Step Toward Holding Russian President Accountable for War Crimes

It is highly significant that an international organization that tries war crimes has launched procedures to hold Russian President Vladimir Putin accountable. The international community should recognize the weight of this move and increase pressure on Russia to stop its barbaric acts.

The International Criminal Court (ICC) has issued arrest warrants for Putin and another individual on suspicion of committing war crimes over the transportation of children from areas of Ukraine invaded and occupied by Russia to their own country.

Russia said a presidential decree issued by Putin is a measure intended to simplify procedures for children taken from Ukraine to be adopted and granted Russian citizenship, but it is nothing more than a de facto “Russification.”

The forced transfer of civilians constitutes an act of war crimes as defined by the ICC.

The ICC took the unusual step of issuing an arrest warrant for a serving head of state and publicly announcing the move. Presumably, it has gathered clear evidence and felt the need to put a stop to the ongoing crimes.

The number of children taken by Russia has exceeded 16,000. The Russians claim they are transporting orphans and other children to safety for their protection, but their excuses are merely a cover-up of crimes.

Russia launched the invasion and is calling the removal of the children “protection.” The world must not tolerate lie after lie.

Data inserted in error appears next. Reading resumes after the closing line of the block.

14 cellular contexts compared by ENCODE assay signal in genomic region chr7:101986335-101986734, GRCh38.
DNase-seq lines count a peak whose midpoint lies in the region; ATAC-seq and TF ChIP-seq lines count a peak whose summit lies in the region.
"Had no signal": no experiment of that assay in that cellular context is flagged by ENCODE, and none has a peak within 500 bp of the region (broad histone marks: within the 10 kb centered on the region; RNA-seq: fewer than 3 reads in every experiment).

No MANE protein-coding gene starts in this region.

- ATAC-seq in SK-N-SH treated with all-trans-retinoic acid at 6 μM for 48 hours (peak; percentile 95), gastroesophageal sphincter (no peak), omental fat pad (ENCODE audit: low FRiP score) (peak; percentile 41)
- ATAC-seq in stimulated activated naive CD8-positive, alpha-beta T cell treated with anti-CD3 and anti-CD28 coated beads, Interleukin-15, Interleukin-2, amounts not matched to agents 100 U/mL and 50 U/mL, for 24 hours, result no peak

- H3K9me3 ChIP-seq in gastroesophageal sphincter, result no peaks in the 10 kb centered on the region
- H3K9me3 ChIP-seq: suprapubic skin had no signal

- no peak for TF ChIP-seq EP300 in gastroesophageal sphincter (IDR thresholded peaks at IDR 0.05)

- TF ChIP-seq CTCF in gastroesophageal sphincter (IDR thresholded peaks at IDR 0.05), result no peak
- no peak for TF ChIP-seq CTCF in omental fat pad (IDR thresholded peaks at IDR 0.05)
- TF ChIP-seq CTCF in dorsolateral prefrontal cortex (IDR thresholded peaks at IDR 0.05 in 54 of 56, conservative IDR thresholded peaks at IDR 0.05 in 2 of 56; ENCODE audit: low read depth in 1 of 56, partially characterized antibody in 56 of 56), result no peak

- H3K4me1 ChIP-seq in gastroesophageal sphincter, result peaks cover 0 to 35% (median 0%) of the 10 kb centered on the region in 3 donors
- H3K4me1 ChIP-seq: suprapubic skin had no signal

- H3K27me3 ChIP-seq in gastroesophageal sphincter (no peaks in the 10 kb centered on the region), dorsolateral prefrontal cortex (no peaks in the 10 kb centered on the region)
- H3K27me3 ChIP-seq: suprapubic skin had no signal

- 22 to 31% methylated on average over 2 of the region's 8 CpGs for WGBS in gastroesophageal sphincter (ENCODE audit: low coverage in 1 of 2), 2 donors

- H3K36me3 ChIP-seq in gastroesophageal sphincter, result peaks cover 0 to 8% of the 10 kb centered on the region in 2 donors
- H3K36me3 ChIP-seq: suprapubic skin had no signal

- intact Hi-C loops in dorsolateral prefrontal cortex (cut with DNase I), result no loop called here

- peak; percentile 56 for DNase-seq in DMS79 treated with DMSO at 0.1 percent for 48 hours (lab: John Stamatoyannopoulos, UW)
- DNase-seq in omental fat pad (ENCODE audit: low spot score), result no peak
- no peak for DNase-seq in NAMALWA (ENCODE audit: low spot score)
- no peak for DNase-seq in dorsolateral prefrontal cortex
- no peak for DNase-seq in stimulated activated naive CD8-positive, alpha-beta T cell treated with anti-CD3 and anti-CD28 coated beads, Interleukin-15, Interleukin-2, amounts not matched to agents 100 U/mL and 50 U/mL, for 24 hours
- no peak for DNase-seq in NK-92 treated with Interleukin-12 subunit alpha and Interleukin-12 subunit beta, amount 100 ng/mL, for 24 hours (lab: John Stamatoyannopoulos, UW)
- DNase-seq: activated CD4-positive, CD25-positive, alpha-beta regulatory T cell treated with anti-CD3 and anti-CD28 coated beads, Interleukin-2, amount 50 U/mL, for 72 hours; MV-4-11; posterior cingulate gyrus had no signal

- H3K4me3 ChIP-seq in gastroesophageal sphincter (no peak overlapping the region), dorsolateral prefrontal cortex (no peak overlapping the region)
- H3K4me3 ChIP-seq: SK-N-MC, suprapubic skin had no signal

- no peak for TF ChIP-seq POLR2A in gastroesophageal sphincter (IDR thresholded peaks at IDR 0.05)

Russia must immediately stop the removal of children and return to Ukraine the ones that have been taken.

Russia is not a member of the ICC, and it is unlikely that Putin will be taken into custody. Meanwhile, the 123 countries and regions that are members of the ICC, including Japan, the United Kingdom and France, will be obligated to detain him.

As an effectively “internationally wanted person,” Putin will be forced to avoid visiting ICC member countries and regions. A loss of international prestige is inevitable.

The immediate focus of attention will be how Chinese President Xi Jinping, who is scheduled to meet with Putin in Moscow, will deal with Putin during his visit. If Xi does not call on Putin to stop the war crimes and instead affirms Chinese-Russian coordination and collaboration, it would be tantamount to China’s complicity in Russia’s crimes. Xi’s judgment is also being questioned.

Emerging and developing countries that are reluctant to condemn Russia’s aggression or to join sanctions against the country also need to recognize the position that Putin is in and reassess their relations with Moscow.

Indiscriminate attacks by Russia on hospitals and power plants throughout Ukraine, as well as the massacre and torture of civilians uncovered in the Kyiv suburb of Bucha and elsewhere, are also serious war crimes. The ICC must investigate what actually happened and pursue accountability for the outrageous acts.

(From The Yomiuri Shimbun, March 21, 2023)